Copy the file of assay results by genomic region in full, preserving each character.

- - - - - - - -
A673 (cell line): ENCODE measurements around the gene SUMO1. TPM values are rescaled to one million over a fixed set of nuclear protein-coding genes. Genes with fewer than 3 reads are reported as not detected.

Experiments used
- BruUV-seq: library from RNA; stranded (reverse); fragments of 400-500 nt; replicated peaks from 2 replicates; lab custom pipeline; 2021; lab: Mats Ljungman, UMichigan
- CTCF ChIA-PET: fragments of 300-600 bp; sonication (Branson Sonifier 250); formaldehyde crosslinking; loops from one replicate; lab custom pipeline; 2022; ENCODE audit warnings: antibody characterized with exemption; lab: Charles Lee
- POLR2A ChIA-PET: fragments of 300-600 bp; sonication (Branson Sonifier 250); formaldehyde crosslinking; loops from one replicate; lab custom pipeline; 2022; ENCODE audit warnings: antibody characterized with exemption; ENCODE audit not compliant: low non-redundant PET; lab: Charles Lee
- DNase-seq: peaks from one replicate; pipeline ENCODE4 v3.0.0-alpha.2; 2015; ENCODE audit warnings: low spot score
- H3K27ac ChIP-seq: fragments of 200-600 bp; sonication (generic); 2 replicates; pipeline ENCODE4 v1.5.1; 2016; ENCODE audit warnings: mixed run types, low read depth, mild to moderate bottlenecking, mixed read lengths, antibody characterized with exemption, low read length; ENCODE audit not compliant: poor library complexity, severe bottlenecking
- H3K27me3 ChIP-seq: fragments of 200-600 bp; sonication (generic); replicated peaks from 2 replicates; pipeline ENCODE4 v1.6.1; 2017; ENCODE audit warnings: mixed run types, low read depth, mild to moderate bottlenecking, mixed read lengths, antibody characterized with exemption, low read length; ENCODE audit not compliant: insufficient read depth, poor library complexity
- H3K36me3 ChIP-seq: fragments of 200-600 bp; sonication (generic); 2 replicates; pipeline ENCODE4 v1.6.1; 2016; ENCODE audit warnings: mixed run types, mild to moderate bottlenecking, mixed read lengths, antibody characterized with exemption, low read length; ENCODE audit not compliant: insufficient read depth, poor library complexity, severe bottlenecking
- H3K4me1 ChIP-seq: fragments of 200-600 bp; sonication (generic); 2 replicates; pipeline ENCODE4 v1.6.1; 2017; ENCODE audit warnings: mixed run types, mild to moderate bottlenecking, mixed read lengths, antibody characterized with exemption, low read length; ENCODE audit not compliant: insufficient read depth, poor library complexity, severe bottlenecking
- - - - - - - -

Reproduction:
A673 (cell line): ENCODE measurements around the gene SUMO1. TPM values are rescaled to one million over a fixed set of nuclear protein-coding genes. Genes with fewer than 3 reads are reported as not detected.

Experiments used
- BruUV-seq: library from RNA; stranded (reverse); fragments of 400-500 nt; replicated peaks from 2 replicates; lab custom pipeline; 2021; lab: Mats Ljungman, UMichigan
- CTCF ChIA-PET: fragments of 300-600 bp; sonication (Branson Sonifier 250); formaldehyde crosslinking; loops from one replicate; lab custom pipeline; 2022; ENCODE audit warnings: antibody characterized with exemption; lab: Charles Lee
- POLR2A ChIA-PET: fragments of 300-600 bp; sonication (Branson Sonifier 250); formaldehyde crosslinking; loops from one replicate; lab custom pipeline; 2022; ENCODE audit warnings: antibody characterized with exemption; ENCODE audit not compliant: low non-redundant PET; lab: Charles Lee
- DNase-seq: peaks from one replicate; pipeline ENCODE4 v3.0.0-alpha.2; 2015; ENCODE audit warnings: low spot score
- H3K27ac ChIP-seq: fragments of 200-600 bp; sonication (generic); 2 replicates; pipeline ENCODE4 v1.5.1; 2016; ENCODE audit warnings: mixed run types, low read depth, mild to moderate bottlenecking, mixed read lengths, antibody characterized with exemption, low read length; ENCODE audit not compliant: poor library complexity, severe bottlenecking
- H3K27me3 ChIP-seq: fragments of 200-600 bp; sonication (generic); replicated peaks from 2 replicates; pipeline ENCODE4 v1.6.1; 2017; ENCODE audit warnings: mixed run types, low read depth, mild to moderate bottlenecking, mixed read lengths, antibody characterized with exemption, low read length; ENCODE audit not compliant: insufficient read depth, poor library complexity
- H3K36me3 ChIP-seq: fragments of 200-600 bp; sonication (generic); 2 replicates; pipeline ENCODE4 v1.6.1; 2016; ENCODE audit warnings: mixed run types, mild to moderate bottlenecking, mixed read lengths, antibody characterized with exemption, low read length; ENCODE audit not compliant: insufficient read depth, poor library complexity, severe bottlenecking
- H3K4me1 ChIP-seq: fragments of 200-600 bp; sonication (generic); 2 replicates; pipeline ENCODE4 v1.6.1; 2017; ENCODE audit warnings: mixed run types, mild to moderate bottlenecking, mixed read lengths, antibody characterized with exemption, low read length; ENCODE audit not compliant: insufficient read depth, poor library complexity, severe bottlenecking